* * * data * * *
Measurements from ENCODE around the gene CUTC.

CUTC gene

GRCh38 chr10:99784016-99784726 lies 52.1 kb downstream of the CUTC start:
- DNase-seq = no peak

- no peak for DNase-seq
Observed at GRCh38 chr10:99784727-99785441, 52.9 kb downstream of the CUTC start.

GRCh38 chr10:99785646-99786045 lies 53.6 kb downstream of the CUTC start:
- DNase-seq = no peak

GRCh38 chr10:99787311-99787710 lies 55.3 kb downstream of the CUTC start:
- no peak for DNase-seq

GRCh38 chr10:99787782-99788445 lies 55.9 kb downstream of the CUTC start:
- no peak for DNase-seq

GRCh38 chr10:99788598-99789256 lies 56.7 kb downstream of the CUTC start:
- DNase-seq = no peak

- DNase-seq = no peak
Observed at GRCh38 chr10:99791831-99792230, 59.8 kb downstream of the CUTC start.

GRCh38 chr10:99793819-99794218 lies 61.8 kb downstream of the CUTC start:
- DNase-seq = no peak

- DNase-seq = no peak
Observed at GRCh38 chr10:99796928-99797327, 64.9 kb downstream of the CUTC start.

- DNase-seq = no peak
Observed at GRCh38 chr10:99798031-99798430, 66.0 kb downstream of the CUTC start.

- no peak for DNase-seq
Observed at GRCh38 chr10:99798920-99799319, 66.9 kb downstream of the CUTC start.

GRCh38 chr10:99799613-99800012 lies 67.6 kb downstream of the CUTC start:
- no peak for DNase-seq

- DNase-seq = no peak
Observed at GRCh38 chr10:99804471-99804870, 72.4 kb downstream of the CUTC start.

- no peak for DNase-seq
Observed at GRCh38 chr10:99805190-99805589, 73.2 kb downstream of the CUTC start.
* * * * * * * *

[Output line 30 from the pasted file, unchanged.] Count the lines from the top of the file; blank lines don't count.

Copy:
Observed at GRCh38 chr10:99805190-99805589, 73.2 kb downstream of the CUTC start.